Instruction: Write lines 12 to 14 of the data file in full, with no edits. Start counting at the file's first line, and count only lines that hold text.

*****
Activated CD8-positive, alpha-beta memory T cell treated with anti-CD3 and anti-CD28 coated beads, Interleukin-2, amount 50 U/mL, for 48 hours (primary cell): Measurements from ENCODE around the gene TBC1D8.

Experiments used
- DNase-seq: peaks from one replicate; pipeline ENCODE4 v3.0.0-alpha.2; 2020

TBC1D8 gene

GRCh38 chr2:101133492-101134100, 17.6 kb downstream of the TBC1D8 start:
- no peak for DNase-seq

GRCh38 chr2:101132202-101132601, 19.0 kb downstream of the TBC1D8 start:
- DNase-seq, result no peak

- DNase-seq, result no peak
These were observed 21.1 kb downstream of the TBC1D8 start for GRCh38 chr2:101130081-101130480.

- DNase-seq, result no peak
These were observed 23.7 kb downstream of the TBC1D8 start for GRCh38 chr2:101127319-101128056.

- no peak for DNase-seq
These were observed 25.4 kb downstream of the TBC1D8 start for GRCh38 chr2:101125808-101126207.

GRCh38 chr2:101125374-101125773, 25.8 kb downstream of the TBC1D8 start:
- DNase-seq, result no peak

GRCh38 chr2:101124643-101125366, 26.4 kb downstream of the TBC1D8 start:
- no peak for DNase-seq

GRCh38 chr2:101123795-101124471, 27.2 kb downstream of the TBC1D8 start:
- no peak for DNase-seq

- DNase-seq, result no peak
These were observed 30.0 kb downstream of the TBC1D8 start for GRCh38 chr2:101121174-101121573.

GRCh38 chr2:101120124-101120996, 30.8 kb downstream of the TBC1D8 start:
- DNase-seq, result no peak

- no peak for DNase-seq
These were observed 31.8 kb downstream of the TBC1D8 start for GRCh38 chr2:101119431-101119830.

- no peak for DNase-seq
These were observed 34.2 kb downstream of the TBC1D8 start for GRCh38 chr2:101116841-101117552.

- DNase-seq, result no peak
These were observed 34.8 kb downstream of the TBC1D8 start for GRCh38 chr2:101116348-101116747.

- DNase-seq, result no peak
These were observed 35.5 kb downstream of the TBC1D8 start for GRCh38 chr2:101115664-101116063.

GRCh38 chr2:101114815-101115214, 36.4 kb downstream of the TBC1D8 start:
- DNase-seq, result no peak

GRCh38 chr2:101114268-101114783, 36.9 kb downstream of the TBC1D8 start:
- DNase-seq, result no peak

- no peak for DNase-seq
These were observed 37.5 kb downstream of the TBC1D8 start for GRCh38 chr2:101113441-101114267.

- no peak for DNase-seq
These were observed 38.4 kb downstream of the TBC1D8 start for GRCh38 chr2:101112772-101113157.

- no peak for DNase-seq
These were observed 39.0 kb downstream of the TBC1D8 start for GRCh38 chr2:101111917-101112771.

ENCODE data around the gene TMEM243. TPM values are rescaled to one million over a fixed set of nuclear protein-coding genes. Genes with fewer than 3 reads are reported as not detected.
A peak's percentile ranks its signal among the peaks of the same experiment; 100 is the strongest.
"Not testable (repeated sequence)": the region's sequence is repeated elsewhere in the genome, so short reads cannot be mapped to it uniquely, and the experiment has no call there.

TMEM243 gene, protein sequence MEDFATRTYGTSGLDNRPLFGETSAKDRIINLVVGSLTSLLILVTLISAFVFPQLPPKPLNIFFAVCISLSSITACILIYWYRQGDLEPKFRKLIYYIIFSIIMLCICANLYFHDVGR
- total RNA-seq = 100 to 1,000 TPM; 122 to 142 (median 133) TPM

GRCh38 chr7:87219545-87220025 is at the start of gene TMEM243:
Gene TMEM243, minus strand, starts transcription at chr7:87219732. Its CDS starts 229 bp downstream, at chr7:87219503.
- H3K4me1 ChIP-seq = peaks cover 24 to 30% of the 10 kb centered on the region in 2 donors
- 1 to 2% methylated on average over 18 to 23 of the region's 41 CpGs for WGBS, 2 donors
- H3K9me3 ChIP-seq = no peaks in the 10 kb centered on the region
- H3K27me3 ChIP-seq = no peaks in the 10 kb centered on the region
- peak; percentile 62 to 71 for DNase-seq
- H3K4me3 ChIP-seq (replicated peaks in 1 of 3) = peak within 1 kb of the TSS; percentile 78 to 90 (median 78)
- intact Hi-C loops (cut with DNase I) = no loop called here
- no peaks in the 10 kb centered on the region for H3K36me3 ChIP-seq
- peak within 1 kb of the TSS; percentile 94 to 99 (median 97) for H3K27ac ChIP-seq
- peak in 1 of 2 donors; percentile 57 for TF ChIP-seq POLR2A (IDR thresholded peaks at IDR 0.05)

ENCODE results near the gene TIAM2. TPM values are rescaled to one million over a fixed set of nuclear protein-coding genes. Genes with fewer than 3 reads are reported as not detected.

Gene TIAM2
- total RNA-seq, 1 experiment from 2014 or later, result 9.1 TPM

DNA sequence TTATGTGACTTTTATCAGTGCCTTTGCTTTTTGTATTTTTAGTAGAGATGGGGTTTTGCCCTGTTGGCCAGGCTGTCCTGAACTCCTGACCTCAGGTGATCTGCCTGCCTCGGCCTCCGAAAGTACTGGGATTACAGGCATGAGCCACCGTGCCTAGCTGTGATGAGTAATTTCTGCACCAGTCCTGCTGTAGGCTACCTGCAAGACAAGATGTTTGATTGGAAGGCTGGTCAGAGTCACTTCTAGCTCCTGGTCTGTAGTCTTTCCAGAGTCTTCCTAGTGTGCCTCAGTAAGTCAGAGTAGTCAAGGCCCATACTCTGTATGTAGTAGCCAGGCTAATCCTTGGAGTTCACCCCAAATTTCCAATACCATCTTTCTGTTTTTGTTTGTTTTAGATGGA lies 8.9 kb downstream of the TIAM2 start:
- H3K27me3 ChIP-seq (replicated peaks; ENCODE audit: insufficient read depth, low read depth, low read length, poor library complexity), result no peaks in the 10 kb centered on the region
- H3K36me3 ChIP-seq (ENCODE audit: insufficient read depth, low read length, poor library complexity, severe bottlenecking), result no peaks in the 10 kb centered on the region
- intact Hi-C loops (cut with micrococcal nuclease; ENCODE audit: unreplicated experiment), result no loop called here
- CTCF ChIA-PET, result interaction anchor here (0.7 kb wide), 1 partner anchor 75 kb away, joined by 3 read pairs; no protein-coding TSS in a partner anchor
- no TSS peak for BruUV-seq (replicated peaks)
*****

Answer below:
These were observed 23.7 kb downstream of the TBC1D8 start for GRCh38 chr2:101127319-101128056.

- no peak for DNase-seq
These were observed 25.4 kb downstream of the TBC1D8 start for GRCh38 chr2:101125808-101126207.